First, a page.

California's New Cannabis Regulations

California’s New Cannabis Regulations

California’s New Cannabis Regulations for the industry were released last Thursday.

The rulebook gives aspiring and established marijuana businesses their first look at 276 pages of regulations they must abide by beginning Jan. 1, when the state will start issuing licenses for the multibillion-dollar industry and allowing recreational pot sales to start for the first time.

You can read the official documents here:

The rushed timeline is the result of a series of conflicting laws passed over the last two years.

In fall 2015, Gov. Jerry Brown signed a trio of bills that mandated the first set of comprehensive regulations on medical marijuana in California by the start of 2018.

Then in fall 2016, voters passed Proposition 64, legalizing recreational marijuana. That measure also called for recreational cannabis businesses to get state licenses starting Jan. 1, 2018.

The three sets of rules released Thursday by each agency include expected rules for strict testing and tracking all products from seed to sale. They also added dozens of pages of rules regarding fees, enforcement, and new license types. And they kept controversial limits from the proposed rules on how much THC, the compound that makes consumers high, can be in edibles. Here are some specific regulations laid out for businesses:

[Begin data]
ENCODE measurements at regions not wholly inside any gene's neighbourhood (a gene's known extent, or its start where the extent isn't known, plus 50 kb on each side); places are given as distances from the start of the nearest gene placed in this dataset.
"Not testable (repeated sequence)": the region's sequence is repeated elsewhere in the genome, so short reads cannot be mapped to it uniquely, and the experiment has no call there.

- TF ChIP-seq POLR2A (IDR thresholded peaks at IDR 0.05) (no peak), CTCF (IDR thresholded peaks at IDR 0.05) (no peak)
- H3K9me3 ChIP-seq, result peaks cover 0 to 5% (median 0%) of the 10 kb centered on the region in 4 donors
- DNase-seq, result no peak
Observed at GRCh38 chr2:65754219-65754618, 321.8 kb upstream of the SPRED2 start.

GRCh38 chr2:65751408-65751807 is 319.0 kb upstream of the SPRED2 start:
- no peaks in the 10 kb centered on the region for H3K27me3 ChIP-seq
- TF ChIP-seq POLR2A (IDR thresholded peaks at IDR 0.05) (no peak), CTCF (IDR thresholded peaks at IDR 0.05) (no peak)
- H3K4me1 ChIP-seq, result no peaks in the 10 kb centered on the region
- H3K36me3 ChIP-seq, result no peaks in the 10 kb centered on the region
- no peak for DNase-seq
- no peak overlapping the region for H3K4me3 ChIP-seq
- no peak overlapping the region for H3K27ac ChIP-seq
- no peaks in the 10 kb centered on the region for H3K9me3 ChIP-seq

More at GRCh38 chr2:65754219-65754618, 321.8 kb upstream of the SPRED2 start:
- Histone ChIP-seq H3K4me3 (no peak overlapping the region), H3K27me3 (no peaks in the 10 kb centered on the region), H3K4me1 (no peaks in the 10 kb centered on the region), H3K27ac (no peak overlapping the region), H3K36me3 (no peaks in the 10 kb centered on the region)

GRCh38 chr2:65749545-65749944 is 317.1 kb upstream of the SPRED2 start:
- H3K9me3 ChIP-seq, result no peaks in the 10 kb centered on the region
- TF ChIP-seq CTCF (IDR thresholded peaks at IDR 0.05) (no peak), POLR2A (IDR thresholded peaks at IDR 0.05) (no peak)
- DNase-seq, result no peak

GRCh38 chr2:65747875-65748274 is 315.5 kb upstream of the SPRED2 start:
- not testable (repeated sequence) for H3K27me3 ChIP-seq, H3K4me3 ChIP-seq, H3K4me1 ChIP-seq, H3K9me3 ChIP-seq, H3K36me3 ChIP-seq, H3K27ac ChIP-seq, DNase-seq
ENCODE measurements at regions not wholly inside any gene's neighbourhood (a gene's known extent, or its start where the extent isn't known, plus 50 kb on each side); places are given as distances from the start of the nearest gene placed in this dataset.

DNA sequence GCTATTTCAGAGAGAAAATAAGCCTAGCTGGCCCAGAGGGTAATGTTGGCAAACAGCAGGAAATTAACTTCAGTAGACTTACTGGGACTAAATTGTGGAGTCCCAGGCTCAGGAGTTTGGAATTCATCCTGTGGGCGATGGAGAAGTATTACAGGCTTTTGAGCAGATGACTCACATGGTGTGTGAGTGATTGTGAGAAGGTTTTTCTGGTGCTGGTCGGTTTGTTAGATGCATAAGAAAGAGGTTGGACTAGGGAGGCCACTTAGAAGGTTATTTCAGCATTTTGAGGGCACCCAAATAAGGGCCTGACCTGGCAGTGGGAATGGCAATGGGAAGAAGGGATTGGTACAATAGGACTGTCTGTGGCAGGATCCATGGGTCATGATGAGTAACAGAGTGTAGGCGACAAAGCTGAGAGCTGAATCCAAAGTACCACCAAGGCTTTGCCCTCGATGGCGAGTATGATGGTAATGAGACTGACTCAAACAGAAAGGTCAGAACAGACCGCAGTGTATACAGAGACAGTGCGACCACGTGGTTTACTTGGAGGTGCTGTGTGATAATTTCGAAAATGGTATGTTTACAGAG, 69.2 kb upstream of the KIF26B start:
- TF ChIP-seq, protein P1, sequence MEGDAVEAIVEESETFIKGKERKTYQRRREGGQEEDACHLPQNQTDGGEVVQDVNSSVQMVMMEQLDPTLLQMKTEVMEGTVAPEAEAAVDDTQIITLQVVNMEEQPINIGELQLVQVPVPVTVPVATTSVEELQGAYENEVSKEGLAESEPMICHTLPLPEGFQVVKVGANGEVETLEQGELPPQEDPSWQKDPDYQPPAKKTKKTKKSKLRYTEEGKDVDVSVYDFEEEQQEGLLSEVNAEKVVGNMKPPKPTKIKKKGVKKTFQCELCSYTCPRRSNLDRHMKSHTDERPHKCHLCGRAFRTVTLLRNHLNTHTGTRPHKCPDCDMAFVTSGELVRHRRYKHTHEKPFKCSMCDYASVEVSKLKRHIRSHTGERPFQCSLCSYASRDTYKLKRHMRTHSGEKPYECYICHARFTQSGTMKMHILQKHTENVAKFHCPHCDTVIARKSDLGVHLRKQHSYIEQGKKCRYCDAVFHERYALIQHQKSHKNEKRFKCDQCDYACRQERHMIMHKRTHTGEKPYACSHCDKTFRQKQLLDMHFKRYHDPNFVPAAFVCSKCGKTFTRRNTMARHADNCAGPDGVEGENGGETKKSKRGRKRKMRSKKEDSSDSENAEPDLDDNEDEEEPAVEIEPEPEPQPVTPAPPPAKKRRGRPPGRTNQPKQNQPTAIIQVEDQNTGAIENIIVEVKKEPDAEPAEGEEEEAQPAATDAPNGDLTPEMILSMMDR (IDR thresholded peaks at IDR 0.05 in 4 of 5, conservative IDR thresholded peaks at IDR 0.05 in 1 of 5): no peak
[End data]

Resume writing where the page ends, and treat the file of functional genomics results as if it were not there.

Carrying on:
• Edible products must be produced in serving sizes that have no more than 10 milligrams of THC and no more than 100 milligrams of THC for the total package.
  • Shops will only be allowed to give free cannabis products to medical patients or their caregivers.
  • Scaled fees are spelled out, with costs for annual licenses ranging from $800 for businesses transporting cannabis up to $120,000 for a business doing multiple activities and making more than $4.5 million a year.
  • Businesses will be able to apply for a special license to host cannabis events, such as festivals at fairgrounds.
  • There’s a six-month grace period for some rules. Through July 1, licensed businesses will still be able to sell products in their inventory that haven’t been tested (with a label saying that) or put in child-resistant packaging. And they’ll be able to work with other licensed businesses without worrying about whether their permits are for medical and recreational activities.
  • Rules for advertising are laid out, including only allowing cannabis ads in outlets where at least 71.6 percent of the audience “is reasonably expected to be 21 years of age or older.”
  • A controversial cap on how many small farms people can own was removed, with some conditions.

 

 

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